Bramen sets the table by delving into the histories of some of the earliest avatars of American niceness as well as their victims: Native Americans and enslaved Africans. Given the prominence of the Plymouth story in American mythology, Native American hospitality represents something of a primal scene: Samoset warmly greets the beleaguered Pilgrims, Tisquantum teaches them to grow corn, Massasoit promises protections, all culminating in the amicable multicultural gathering of the first Thanksgiving. In this “literal rather than pejorative” display of “Indian giving,” the most famous colonial roots of the US nation were planted.

By the 19th century, the Plymouth narrative was being put to several different uses. For Native American speakers and artists, the story of the first Thanksgiving was one of hospitality betrayed; for self-conscious Anglo-American writers, it served to shame advocates of and contributors to the violence of Manifest Destiny. But “[a]longside these dissident invocations of Indian hospitality,” Bramen writes, “there emerged a hegemonic variation that inscribes Indian hospitality into the story of national origins, where subaltern niceness structures white U.S. character […] [and fuels] the founding narrative of national exceptionalism.” In other words, white Americans absorbed Indian hospitality into their cultural identity while conveniently forgetting the history of genocide. In spite of more than a century’s worth of searing critiques from the likes of William Apess, Washington Irving, Black Elk, and Zitkala-Sa, full-scale appropriations seemingly win the day in the iconic painting of The First Thanksgiving at Plymouth, 1621 (1912–’15), which famously inverts native hospitality and uses a white woman to mediate the predominantly male colonial encounter. (Lest we think that these old racist treatments have passed away, their persistence can be seen in the form of a 2014 one-dollar coin commemorating the Lewis and Clark expedition with an image of Native American offerings of pipe and provisions, as if to render “manifest destiny as a cooperative effort, a joint venture, rather than a process of sustained and systematic violence.”)

The history of niceness only gets uglier when Bramen turns to 19th-century representations of enslaved African Americans. Unlike the historical shaming and forgetting associated with Indian hospitality, the “recognition of black amiability is less historical and more phenomenological; it is less about generational guilt and more about the hermeneutics of reading black bodies. It is more intimate, more physical, and more personal.” Nowhere does this become more apparent than in figurations of the black smile, most famously embodied in the frequently recycled character of Sambo in the widely popular minstrel shows and proslavery novels.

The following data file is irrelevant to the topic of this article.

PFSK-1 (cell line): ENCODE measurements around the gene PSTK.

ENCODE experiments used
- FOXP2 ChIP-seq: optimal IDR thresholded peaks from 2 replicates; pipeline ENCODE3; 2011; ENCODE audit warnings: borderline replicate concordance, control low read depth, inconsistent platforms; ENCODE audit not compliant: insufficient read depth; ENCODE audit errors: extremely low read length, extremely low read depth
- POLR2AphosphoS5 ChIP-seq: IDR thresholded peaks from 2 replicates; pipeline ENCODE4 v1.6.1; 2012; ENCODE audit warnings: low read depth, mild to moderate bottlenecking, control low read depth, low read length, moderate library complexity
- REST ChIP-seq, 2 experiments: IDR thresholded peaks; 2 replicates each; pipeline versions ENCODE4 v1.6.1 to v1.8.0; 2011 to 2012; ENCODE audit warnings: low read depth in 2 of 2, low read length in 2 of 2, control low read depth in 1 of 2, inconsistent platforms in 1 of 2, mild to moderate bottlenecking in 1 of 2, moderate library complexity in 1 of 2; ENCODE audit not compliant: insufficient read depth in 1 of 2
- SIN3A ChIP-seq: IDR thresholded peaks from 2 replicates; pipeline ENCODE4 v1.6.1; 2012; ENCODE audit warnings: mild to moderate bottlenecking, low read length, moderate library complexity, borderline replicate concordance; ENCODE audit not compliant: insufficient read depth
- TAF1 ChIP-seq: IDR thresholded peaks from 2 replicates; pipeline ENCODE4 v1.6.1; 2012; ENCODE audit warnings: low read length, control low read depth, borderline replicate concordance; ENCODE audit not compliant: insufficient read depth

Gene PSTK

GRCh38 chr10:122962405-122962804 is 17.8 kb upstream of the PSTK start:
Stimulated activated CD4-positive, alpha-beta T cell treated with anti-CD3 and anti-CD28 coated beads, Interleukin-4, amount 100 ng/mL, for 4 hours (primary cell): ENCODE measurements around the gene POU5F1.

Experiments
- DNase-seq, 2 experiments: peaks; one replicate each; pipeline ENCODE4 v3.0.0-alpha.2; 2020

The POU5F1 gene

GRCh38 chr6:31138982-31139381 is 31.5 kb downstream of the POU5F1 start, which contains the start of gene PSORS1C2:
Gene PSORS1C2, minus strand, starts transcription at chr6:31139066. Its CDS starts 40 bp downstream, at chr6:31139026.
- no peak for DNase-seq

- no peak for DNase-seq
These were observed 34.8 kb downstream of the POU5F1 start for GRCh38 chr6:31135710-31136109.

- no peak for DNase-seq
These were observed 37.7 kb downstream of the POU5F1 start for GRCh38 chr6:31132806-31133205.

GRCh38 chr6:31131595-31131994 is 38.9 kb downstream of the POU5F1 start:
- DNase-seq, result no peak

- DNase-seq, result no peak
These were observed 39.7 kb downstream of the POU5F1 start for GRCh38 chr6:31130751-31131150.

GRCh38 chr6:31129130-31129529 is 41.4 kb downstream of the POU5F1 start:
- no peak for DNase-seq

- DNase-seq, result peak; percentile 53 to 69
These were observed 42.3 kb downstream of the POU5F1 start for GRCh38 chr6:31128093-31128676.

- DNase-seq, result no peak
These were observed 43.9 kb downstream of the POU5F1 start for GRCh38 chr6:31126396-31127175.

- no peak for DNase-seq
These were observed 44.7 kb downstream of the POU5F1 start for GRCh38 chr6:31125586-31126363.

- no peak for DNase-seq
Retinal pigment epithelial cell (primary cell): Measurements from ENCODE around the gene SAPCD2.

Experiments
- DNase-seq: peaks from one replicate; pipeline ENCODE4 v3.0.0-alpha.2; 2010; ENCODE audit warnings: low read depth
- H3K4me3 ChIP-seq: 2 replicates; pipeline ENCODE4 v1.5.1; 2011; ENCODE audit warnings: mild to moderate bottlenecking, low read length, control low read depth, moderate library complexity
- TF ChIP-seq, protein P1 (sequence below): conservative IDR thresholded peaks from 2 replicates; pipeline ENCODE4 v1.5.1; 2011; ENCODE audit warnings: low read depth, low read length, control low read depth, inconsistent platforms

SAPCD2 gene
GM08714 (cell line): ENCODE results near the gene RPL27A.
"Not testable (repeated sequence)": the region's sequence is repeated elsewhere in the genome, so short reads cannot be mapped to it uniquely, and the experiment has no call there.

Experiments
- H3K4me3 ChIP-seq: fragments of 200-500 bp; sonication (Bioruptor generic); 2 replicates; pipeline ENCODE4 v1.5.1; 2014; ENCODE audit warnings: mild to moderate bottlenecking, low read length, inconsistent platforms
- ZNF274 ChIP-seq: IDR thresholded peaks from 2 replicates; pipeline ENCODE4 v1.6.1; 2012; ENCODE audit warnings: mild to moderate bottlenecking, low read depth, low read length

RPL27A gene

Like representations of Indian hospitality, these symbols of black niceness cut many ways. For antislavery writers, the smile signified complex human beings who possessed the full range of emotions and therefore merited human rights. Meanwhile, proslavery writers paired signs of black amiability with white paternalism to make the case for a benign institution. Minstrel shows advanced grinning caricatures. Fugitive slave advertisements described as many smiles as they did scars. By the turn of the century, however, such complexity had been reduced once again through the visual and, in this case, the commercial. Bramen convincingly argues that, by the late 19th century, the black smile had largely become incorporated into the national ethos, most notably in the grinning faces of Aunt Jemima and Uncle Ben. Such mass-market icons of African-American amiability emblematized the successful reunification of post–Civil War America, thanks to the amnesiac qualities facilitated by the black smile.

American niceness manifested itself in religion, too. Acknowledging the well-worn analysis of the shift from an 18th-century wrath-filled Calvinistic authority figure to the friendlier, fuzzier 19th-century Jesus of liberal Christianity, Bramen targets what she calls the development of a “Christology of niceness” that became instrumentalized in numerous political initiatives, most notably the late-century Social Gospel movement. In the numerous biographies of Jesus — key examples include Henry Ward Beecher’s The Life of Jesus, the Christ (1871), his sister Harriet Beecher Stowe’s Footsteps of the Master (1877), and Elizabeth Stuart Phelps’s The Story of Jesus Christ: An Interpretation (1897) — Jesus is invariably presented as nice: kind, personable, and sociable. “What a Friend We Have in Jesus,” a poem written in 1855 and set to music in 1868, sums up the general attitude nicely.

For someone like Harriet Beecher Stowe, this representation of Jesus had democratic implications: her Christ was a figure who upheld the ideals of domestic order and who swayed without coercing. Jesus’s influence, Stowe wrote in Footsteps of the Master, “was no mere sentimental attraction, but a vital, spiritual force” that functioned not only religiously but also politically. Stowe’s soft, feminized Jesus would be transformed by Social Gospel proponents into a more rugged, manly figure who could take action against the social blight exacerbated by industrialization and urbanization. More polemically, W. E. B. Du Bois, in the provocative “Jesus Christ in Georgia” (1911) which transfigures the Crucifixion into a lynching, repeatedly focuses the reader’s attention on the eyes of a black Jesus and the nice white woman who stays quiet when a mob unjustly attacks and hangs him. Here, the representation of American niceness — and its failure to occasion real moral courage — serves a critique of racial violence, while also appealing to the conscience of white people.